FIGURE 2. Relative transcript abundances (RTAs) for the SYNPCC7002_A1649 (fur), SYNPCC7002_A1836 (perR) and SYNPCC7002_A2498 (zur) mutant strains compared to WT Synechococcus 7002 and of the mutant strains subjected to iron limitation compared to standard growth conditions. The scatter plots show (A) the RTAs of transcripts from the merodiploid SYNPCC7002_A1649 (fur) strain compared to the wild type when both strains were grown under standard conditions; (B) RTAs of the merodiploid SYNPCC7002_A1649 strain subjected to iron limitation compared to standard growth conditions; (C) the RTAs of the SYNPCC7002_A1836 (perR) deletion mutant compared to the wild type when both were grown under standard conditions; (D) the RTAs of SYNPCC7002_A1836 deletion mutant subjected to iron limitation compared to those for standard growth conditions; (E) the RTAs of the SYNPCC7002_A2498 (zur) deletion mutant strain compared to a wild type culture, both grown under standard conditions; and (F) the RTAs of an iron-limited culture of the SYNPCC7002_A2498 deletion mutant compared to a culture grown under standard conditions. The values for the wild type under standard conditions were calculated as the mean of three independent biological replicates. The gray lines show twofold changes in either direction. Selected genes are identified by gene locus or abbreviated locus tag number (e.g., G0025 = SynPCC7002_G0025). For further details, see text.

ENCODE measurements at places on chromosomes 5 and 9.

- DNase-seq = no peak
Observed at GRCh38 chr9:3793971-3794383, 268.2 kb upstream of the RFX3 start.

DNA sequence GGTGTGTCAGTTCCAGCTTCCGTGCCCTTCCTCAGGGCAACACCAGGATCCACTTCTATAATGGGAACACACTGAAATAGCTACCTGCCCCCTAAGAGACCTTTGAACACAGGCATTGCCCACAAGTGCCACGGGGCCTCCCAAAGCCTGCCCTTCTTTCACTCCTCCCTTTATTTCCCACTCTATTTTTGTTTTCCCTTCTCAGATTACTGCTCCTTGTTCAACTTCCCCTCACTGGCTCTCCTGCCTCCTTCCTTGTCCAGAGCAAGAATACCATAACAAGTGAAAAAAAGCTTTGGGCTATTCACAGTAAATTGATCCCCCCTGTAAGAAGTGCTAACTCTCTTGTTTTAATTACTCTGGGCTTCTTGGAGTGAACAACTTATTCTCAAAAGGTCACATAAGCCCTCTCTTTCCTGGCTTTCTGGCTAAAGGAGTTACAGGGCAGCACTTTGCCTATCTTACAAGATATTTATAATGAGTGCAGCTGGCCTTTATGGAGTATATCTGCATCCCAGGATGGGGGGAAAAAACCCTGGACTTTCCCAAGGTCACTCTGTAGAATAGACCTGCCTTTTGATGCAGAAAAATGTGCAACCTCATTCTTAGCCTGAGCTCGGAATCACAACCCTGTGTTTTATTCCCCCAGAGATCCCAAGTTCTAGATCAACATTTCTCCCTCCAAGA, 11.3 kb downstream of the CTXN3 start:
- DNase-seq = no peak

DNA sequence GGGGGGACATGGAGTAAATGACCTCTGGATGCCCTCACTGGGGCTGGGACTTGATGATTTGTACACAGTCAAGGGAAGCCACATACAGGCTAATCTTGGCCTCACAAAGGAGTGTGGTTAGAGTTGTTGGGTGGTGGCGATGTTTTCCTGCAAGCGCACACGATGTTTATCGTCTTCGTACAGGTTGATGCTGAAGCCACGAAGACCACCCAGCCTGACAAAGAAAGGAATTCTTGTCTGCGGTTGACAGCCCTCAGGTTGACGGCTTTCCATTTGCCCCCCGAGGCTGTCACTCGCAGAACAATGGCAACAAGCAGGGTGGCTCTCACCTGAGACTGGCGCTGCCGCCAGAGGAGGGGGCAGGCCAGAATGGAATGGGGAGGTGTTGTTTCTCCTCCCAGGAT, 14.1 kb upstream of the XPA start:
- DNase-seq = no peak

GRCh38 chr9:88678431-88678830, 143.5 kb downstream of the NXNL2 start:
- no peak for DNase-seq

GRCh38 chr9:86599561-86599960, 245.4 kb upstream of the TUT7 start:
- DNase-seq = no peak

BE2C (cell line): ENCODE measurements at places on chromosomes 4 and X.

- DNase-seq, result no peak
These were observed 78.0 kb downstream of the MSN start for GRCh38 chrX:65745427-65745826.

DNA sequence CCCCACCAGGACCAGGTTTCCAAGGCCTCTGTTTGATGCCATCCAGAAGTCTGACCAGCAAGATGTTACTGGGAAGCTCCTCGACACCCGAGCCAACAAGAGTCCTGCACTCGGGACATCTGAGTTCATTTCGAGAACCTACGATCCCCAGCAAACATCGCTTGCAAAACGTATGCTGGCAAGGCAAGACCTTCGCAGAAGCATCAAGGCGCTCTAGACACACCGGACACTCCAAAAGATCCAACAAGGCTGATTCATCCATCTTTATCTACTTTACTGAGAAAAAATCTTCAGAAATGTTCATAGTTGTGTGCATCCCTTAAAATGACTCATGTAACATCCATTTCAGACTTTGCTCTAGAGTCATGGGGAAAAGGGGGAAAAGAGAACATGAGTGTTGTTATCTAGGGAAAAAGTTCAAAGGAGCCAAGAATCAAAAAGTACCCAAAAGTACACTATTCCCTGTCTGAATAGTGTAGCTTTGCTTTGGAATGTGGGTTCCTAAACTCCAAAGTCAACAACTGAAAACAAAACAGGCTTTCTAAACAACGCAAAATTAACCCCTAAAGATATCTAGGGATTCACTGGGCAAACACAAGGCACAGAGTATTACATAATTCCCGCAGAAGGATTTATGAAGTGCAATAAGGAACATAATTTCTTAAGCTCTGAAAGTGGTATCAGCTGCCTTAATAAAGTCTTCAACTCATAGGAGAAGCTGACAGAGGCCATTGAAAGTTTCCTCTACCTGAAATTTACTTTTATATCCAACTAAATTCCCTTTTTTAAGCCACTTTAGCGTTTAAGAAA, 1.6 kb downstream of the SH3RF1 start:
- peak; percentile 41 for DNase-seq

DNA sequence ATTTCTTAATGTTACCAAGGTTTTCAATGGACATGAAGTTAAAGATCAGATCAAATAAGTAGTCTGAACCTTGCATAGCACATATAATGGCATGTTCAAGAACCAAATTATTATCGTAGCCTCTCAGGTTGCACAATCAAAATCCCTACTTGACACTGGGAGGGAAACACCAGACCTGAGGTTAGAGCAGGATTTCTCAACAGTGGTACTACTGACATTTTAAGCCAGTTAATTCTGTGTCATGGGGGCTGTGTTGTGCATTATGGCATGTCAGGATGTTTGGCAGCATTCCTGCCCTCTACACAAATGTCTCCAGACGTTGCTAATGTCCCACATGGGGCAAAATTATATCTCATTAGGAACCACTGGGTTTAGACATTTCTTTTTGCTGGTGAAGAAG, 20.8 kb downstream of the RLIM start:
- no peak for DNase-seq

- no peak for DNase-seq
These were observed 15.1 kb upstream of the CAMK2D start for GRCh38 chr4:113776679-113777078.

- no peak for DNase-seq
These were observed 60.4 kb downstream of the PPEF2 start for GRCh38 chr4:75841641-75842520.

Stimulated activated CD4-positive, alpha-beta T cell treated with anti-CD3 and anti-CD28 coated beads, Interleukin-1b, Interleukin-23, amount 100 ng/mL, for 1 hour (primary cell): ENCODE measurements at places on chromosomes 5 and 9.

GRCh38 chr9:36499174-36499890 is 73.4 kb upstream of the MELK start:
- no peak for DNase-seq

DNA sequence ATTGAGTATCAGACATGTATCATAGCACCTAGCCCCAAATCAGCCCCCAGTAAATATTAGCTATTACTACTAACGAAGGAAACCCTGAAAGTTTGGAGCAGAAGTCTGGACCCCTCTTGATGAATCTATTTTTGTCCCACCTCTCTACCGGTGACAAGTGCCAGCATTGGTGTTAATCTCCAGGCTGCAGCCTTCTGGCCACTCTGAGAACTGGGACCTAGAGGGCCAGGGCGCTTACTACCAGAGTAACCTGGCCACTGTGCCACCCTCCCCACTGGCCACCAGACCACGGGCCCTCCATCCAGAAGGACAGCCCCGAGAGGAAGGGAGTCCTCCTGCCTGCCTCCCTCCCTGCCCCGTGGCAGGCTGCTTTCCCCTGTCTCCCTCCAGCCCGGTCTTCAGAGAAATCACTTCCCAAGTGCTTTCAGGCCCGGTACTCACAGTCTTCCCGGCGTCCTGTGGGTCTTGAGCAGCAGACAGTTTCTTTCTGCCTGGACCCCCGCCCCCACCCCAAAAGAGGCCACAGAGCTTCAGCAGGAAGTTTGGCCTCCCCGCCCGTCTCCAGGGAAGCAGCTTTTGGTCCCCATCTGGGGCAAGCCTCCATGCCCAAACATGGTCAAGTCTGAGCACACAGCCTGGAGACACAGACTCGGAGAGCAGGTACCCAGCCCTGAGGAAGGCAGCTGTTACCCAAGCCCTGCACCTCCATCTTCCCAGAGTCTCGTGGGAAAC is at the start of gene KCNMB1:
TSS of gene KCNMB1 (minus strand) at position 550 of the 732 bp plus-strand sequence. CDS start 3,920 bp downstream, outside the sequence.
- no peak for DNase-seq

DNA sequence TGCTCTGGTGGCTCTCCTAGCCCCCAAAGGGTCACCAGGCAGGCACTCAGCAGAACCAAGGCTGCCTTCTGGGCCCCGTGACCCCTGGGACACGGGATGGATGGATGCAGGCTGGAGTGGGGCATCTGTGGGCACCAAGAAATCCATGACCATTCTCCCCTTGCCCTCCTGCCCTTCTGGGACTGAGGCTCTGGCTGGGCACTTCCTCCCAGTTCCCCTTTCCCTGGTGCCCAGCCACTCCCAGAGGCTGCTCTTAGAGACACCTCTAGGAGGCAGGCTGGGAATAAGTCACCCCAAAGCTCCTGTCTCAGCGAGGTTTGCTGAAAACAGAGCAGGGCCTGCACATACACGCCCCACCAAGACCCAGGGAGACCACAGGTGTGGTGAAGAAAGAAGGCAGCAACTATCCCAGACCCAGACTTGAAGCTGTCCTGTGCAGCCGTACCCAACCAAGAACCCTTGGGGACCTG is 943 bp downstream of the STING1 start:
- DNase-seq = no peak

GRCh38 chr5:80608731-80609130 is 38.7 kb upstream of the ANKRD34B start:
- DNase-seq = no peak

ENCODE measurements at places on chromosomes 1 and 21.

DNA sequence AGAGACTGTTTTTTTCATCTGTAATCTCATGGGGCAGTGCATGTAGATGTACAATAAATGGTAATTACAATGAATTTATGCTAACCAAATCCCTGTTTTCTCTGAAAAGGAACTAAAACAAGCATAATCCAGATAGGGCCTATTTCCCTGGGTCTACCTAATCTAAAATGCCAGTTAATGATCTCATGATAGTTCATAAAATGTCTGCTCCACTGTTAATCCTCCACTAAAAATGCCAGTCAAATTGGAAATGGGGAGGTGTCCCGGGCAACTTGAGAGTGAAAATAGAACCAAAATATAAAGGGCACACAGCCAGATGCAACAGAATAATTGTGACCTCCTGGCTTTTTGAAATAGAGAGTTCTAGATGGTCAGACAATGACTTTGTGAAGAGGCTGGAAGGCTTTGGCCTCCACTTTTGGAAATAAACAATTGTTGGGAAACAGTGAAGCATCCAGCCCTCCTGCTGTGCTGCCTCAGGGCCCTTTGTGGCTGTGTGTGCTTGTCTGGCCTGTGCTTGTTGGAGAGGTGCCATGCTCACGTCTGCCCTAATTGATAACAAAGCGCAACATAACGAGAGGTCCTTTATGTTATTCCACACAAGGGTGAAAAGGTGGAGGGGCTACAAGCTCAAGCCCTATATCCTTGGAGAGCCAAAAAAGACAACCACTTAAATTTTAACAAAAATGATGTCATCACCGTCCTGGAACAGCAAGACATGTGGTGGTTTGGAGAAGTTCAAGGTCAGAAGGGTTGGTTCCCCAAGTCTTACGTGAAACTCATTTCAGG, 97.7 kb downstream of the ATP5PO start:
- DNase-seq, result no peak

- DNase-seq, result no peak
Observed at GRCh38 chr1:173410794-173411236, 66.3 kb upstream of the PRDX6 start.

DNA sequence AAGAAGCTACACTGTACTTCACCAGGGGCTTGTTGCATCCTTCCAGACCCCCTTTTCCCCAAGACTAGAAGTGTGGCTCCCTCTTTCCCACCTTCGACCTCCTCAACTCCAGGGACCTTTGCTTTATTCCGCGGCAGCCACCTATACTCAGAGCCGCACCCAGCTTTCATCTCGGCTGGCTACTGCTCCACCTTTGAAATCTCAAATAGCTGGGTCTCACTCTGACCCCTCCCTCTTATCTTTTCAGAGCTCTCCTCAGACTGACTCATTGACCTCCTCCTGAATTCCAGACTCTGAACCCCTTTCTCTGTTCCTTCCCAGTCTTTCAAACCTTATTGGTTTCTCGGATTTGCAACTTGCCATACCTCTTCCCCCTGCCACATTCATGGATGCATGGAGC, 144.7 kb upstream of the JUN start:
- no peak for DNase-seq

The global transcriptome of the SYNPCC7002_A1836 deletion strain did not show many differences compared to the WT when the two strains were grown under standard conditions (Figure 2C). In fact, excluding some prophage genes (see below), strongly increased transcript levels were only observed for two genes: SYNPCC7002_A0792 and SYNPCC7002_A0793. BLAST searches and searches for conserved domains revealed that SYNPCC7002_A0792 encodes thioredoxin reductase (trxB) and that SYNPCC7002_A0793 encodes peroxiredoxin. The products of these two genes form an electron transfer chain in which peroxiredoxin inactivates H2O2 by reduction (Lu and Holmgren, 2014). Oxidized peroxiredoxin receives electrons from reduced thioredoxin, which in turn receives electrons from the cellular NADPH pool via thioredoxin reductase. Interestingly, the transcript levels of thioredoxin genes, however, were not more abundant in the mutant strain compared to the WT. A gene cluster comprising several prophage genes also showed increased transcript abundance in the SYNPCC7002_A1836 mutant strain. However, we did not observe cell lysis that would indicate activation of a lytic phage in our experiments with Synechococcus 7002. In WT cells, the mRNA levels of those genes (SYNPCC7002_A1876 to SYNPCC7002_A1888) were very low, and the transcript levels were still rather low even in the mutant strain. The significance of these latter changes is not clear at this time.